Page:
Wednesday, April 1, 2015

Take an early look at Mark Venturini's "Future Perfect"! Part of "Colony Zero Series O"

Colony Zero Ransom Origin Story
Future Perfect
Mark Venturini

Lieutenant Christopher Ransom pushed the long kayak paddle into the murky brown water, keeping the boat’s line in the center of the narrow creek. Stroke left, stroke right. The paddle blades slipped easily into the water with hardly a ripple.
The afternoon sun cut through the high wooded gorge and fell on Chris’s face. Trees and rock cliffs passed by as the swift current carried him downstream. It all felt good. Too much time behind walls and closed doors, kid, he thought.
He gave a thumb’s up to his cousin, Tim Hargon, paddling next to him in his slick twelve-foot boat. This was living. This was peace.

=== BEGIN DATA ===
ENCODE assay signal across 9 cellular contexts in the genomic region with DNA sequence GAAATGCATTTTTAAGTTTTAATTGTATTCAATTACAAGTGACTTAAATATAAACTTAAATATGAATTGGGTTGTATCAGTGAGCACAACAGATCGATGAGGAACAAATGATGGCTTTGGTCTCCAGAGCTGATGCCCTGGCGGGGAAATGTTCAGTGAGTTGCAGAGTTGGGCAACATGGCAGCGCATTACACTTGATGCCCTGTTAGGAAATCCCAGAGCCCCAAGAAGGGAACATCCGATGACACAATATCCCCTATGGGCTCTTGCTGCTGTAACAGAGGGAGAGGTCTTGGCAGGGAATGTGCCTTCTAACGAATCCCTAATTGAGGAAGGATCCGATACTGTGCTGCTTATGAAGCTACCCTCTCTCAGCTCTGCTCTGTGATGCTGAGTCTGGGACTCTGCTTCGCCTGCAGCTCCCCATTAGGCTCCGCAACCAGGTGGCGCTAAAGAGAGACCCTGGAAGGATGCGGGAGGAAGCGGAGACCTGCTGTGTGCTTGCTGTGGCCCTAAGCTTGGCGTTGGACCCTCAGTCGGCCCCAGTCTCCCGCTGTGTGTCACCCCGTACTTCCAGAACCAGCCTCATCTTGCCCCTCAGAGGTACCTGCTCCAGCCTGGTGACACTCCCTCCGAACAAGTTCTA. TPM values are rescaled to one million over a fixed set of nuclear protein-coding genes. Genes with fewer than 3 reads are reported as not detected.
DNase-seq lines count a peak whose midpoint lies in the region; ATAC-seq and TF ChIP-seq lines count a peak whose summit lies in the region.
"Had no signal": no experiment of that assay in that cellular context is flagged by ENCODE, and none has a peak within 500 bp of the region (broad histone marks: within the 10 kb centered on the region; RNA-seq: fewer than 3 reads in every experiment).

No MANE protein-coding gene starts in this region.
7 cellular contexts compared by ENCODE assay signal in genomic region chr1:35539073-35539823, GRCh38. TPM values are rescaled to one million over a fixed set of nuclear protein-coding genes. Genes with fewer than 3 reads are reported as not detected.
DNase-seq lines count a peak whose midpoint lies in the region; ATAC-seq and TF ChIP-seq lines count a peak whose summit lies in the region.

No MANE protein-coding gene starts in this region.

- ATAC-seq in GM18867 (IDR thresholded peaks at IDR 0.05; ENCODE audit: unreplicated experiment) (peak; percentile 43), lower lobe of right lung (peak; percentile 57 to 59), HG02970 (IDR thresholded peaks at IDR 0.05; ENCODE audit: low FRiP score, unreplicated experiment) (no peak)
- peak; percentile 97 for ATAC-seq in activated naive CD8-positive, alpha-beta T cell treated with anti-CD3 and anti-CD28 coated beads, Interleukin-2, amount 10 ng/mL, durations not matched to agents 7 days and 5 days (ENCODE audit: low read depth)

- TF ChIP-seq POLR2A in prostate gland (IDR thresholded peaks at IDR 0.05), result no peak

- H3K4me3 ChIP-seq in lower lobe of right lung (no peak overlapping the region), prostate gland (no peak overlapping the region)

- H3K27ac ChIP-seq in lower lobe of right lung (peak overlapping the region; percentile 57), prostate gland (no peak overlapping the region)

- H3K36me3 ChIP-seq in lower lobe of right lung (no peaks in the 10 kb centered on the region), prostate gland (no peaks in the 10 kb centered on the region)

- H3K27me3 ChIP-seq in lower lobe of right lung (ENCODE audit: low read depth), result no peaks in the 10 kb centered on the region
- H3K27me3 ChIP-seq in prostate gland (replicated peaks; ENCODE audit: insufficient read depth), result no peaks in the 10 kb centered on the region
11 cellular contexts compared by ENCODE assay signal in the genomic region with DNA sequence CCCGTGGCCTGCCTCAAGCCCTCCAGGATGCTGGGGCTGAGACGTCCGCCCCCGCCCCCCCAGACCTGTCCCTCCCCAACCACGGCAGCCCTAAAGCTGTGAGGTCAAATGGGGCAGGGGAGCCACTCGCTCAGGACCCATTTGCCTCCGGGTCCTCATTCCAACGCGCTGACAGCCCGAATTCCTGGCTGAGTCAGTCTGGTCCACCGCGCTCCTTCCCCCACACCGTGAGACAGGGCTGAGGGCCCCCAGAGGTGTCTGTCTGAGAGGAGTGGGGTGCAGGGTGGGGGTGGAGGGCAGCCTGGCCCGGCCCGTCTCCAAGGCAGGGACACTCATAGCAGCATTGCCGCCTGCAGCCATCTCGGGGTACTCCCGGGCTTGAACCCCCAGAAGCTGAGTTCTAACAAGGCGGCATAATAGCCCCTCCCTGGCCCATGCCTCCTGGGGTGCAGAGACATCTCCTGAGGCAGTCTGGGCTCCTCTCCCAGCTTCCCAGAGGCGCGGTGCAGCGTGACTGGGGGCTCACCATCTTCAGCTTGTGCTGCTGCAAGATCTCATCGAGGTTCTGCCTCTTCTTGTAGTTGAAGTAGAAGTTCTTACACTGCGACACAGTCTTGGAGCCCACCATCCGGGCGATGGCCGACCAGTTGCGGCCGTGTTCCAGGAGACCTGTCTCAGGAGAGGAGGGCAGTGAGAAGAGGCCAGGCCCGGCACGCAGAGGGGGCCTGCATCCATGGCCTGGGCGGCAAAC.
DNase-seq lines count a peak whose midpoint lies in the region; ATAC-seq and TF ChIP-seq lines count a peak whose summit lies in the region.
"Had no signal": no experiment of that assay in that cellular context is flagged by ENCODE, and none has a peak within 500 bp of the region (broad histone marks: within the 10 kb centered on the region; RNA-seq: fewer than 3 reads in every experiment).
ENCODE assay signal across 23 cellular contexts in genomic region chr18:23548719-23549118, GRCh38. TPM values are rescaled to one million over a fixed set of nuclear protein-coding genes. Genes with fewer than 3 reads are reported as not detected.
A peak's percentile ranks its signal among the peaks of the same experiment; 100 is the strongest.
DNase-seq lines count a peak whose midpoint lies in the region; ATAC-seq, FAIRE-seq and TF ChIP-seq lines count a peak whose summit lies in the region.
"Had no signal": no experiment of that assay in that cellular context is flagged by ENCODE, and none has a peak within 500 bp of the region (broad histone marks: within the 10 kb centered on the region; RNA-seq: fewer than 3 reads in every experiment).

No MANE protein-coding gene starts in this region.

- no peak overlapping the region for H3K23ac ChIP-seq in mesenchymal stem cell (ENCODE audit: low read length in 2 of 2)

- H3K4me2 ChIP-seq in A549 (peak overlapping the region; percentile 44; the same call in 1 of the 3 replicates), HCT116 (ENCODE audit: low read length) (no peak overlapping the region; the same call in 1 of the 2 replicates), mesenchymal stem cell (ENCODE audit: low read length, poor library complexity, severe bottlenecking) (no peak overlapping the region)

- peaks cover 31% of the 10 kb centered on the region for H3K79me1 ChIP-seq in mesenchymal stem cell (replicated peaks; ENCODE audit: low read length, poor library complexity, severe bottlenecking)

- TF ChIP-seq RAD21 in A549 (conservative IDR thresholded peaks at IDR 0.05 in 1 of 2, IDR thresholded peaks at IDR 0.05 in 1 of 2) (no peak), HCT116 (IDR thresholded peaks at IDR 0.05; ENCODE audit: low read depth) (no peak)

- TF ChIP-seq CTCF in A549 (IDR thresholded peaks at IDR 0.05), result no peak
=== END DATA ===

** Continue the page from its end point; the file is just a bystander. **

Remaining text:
They skirted a fallen tree in the creek, rounded a bend. The distant rumbling of water churning over rocks greeted them. “The river’s singing to us,” Tim called. “Shall we dance with her?”
“Rock ‘n roll!” Chris answered.
A wall of roiling brown waves came into view. Chris’s heart raced as he snuggled low into his kayak and hooked his knees under the padded braces. Taking the lead, he leaned forward and dug his paddle hard into the water, keeping his boat’s line true.
His boat bounced off a boulder and slid over a rock ledge. Waves of cold water shot over the prow and against the spray skirt. The boat plummeted through a narrow channel between two partially submerged boulders. He landed at the base of the fall and turned hard right to angle between a huge boulder and a protruding log in the middle of the flow. He hugged the rock, but still caught the end of the log.